Objective: Obesity prevalence among African American (AA) girls is higher than that in other groups. Because typical energy-restriction obesity treatment strategies have had limited success, alterations in macronutrient composition may effectively improve metabolic outcomes in this population and affect future body composition trajectories. The objective was to evaluate the efficacy of a moderately restricted carbohydrate (CHO) versus a standard CHO diet on weight/fat loss and metabolic parameters in overweight/obese AA girls ages 9 to 14 years.
Methods: A total of 26 AA girls (ranging from 92nd body mass index percentile and above) were assigned to either a reduced- (SPEC: 42% energy from CHO, n = 12) or a standard- (STAN: 55% of energy from CHO, n = 14) CHO diet (protein held constant) for 16 weeks. All of the meals were provided and clinically tailored to meet the estimated energy requirements (resting energy expenditure × 1.2 in eucaloric phase and resting energy expenditure × 1.2 − 1000 kcal in energy deficit phase). The first 5 weeks encompassed a eucaloric phase evaluating metabolic changes in the absence of weight change. The subsequent 11 weeks were hypocaloric (1000 kcal/day deficit) to promote weight/fat loss. Meal tests were performed during the eucaloric phase for metabolic analyses. Dual-energy x-ray absorptiometry was used to evaluate body composition.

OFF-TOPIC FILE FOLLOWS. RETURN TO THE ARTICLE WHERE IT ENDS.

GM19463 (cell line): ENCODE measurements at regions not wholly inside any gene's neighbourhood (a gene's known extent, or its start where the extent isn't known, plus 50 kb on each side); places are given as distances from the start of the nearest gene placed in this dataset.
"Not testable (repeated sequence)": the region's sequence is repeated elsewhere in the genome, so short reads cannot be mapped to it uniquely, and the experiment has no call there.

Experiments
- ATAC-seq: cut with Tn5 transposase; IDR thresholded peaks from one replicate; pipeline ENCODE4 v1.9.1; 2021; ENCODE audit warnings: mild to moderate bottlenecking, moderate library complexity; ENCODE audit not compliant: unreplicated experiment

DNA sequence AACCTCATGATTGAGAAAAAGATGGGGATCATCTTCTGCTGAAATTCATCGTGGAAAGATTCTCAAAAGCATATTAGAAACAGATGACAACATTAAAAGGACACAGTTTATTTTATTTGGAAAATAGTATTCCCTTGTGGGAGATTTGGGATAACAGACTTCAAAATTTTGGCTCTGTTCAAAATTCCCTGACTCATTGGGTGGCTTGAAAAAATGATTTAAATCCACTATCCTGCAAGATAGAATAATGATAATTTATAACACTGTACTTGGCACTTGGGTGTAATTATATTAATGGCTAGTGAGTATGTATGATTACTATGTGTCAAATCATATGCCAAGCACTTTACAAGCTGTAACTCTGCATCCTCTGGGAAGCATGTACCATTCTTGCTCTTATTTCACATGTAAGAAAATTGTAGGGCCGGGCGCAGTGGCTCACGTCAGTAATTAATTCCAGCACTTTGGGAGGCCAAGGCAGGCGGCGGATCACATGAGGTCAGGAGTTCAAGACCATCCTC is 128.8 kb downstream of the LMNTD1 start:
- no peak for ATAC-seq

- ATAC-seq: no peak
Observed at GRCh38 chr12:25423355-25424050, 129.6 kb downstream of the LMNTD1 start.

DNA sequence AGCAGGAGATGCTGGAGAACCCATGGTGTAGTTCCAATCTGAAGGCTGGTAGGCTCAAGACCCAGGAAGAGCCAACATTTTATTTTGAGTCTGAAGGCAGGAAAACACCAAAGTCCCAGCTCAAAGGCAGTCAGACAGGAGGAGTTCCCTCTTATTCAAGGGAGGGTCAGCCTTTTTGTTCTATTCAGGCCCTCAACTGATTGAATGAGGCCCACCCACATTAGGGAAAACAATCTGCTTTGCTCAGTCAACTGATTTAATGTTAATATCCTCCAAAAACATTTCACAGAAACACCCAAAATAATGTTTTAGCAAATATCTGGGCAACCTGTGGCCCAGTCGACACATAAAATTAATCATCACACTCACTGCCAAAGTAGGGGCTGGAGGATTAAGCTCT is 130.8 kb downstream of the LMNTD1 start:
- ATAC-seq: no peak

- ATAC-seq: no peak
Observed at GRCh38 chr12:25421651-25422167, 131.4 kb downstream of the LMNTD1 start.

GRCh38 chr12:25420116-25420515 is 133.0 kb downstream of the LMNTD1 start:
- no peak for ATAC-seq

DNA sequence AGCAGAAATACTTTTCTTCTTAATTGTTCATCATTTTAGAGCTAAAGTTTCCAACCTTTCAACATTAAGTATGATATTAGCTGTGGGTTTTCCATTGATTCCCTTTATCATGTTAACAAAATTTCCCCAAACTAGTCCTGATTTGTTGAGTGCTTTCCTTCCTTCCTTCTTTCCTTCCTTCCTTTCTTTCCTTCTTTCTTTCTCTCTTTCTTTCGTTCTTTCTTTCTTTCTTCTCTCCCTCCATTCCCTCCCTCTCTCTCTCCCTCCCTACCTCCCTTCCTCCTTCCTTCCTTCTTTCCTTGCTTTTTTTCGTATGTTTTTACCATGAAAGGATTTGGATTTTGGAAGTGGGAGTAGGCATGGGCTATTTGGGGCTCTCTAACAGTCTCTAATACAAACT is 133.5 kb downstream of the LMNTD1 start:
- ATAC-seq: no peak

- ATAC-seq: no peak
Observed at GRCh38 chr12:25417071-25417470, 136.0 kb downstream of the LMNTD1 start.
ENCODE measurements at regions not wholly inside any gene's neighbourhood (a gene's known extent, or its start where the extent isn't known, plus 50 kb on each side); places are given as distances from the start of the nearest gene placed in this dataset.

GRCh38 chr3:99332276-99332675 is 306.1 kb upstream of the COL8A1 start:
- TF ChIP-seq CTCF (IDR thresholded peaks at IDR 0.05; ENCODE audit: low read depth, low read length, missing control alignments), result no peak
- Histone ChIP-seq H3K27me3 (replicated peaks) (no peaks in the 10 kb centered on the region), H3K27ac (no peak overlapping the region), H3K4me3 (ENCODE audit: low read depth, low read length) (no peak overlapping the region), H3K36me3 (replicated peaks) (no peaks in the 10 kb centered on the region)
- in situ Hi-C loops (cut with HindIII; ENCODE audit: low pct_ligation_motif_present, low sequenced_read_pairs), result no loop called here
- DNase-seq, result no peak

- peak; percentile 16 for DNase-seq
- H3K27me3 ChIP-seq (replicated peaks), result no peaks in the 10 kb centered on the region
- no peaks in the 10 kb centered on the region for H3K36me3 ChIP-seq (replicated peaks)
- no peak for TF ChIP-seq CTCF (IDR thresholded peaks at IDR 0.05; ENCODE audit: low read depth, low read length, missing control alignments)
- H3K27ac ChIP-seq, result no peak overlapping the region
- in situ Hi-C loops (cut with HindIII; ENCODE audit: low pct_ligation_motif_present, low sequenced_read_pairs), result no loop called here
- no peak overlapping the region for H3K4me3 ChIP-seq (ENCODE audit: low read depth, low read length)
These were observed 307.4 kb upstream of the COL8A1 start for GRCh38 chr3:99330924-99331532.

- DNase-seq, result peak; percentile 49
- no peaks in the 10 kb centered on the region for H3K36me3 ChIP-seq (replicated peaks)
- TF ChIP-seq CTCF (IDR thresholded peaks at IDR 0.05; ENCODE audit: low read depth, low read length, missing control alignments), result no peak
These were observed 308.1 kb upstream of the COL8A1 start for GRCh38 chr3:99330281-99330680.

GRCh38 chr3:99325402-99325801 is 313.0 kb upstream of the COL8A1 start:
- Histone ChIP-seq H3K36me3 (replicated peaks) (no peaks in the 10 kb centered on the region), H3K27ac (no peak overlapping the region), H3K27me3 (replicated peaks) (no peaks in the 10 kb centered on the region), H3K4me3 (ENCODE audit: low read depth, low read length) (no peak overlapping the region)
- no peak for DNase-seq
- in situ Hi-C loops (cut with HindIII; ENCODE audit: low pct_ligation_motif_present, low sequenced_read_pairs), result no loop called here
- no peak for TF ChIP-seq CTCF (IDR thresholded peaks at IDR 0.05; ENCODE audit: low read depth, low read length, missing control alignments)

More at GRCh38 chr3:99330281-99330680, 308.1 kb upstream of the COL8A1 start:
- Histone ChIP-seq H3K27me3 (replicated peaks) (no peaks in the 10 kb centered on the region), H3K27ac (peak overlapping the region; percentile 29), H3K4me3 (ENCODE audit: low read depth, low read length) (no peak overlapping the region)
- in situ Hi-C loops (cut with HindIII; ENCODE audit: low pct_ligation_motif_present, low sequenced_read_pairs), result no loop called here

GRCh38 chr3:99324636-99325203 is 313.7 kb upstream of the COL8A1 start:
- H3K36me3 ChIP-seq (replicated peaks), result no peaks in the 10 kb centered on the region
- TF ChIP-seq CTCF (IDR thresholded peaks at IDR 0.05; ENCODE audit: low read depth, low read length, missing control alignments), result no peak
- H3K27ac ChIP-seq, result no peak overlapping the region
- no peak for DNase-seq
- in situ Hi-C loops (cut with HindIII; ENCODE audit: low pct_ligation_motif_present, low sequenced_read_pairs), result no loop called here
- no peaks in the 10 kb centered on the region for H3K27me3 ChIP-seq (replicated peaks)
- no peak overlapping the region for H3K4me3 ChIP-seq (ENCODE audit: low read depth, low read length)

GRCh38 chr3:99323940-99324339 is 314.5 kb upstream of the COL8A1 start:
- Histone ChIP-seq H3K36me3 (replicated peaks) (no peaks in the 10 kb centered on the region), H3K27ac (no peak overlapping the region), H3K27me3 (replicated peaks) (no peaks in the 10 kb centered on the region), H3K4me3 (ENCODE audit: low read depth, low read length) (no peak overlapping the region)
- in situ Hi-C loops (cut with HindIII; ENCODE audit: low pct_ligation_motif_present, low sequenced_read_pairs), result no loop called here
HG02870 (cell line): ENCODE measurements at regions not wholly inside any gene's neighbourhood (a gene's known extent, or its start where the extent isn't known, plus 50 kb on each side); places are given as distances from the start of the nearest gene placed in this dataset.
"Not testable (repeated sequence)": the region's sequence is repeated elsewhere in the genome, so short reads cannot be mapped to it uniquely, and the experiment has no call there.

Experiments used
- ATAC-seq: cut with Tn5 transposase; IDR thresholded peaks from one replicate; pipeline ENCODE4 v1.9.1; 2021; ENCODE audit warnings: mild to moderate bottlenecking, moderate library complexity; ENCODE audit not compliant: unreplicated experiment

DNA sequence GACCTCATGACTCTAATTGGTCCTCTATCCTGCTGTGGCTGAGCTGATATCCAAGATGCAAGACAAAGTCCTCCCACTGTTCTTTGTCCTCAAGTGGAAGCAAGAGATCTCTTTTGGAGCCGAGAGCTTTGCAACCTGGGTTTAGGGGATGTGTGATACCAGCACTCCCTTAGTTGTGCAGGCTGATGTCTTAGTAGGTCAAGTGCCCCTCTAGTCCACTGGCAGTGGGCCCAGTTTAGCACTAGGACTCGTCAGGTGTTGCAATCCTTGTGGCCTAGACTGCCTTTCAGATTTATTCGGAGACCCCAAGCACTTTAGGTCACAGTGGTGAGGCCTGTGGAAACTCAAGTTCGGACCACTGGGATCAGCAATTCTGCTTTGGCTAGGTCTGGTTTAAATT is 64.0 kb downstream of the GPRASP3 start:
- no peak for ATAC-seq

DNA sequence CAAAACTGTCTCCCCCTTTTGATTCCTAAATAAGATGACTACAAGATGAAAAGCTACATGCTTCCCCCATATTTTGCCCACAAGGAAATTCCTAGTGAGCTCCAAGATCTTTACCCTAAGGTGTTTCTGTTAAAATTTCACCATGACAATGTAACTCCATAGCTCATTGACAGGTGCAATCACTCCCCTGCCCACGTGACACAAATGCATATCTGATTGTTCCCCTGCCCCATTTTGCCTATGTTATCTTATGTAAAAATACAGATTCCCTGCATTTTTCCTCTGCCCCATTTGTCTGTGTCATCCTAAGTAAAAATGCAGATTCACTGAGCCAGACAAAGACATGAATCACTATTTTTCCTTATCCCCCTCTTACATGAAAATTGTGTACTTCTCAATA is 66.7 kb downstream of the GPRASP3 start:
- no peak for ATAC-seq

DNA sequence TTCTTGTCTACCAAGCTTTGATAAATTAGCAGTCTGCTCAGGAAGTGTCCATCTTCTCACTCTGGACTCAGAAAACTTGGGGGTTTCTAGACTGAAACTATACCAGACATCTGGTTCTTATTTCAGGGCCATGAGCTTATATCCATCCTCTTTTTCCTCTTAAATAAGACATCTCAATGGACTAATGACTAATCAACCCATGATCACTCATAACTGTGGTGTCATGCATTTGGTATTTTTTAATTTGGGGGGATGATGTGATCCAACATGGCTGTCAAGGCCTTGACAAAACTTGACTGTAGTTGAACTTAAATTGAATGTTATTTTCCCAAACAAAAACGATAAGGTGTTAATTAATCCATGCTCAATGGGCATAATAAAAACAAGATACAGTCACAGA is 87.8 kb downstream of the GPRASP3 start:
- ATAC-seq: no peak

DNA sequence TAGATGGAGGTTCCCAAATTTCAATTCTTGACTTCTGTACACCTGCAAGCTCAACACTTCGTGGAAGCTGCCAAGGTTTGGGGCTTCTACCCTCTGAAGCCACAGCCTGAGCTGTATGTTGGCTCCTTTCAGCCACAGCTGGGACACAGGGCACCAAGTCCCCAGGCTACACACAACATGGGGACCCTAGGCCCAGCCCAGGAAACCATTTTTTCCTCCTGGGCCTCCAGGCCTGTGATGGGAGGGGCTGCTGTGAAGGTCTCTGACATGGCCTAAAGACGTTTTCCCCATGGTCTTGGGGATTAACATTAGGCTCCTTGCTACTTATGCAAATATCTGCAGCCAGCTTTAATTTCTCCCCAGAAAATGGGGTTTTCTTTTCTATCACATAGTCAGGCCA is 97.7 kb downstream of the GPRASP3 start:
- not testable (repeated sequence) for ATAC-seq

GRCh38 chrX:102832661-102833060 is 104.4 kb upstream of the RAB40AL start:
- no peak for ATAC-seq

Results: Both groups experienced reductions in weight/adiposity, but the difference did not reach significance. The solid meal test indicated improved glucose/insulin homeostasis on the SPEC diet up to 3 hours postingestion. In addition, significantly lower triglycerides (P < 0.001) were observed on the SPEC diet.
Conclusions: Dietary CHO reduction favorably influences metabolic parameters but did not result in greater weight/fat loss relative to a standard diet in obese AA girls. Future research is needed to determine long-term effectiveness of a reduced CHO diet on glucose and insulin homeostasis and how it may apply to weight maintenance/fat loss during development alone and/or in combination with additional weight loss/metabolic improvement strategies.
*Department of Nutrition Sciences, University of Alabama at Birmingham, Birmingham, AL
†Department of Pediatrics, University of Alabama at Birmingham, Birmingham, AL.
Address correspondence and reprint requests to Krista Casazza, PhD, RD, Department of Nutrition Sciences, Webb 415, 1530 3rd Ave S, University of Alabama at Birmingham, Birmingham, AL 35294-3360 (e-mail: firstname.lastname@example.org).
Received 10 September, 2010
Accepted 10 October, 2011
The present study was funded by grant NIH K99 DK083333, Thrasher Research Fund, University of Alabama Center for Women's Reproductive Health P/F Grant, CA-47888, NIH P60DK079626, P30 DK056336.
The authors report no conflicts of interest.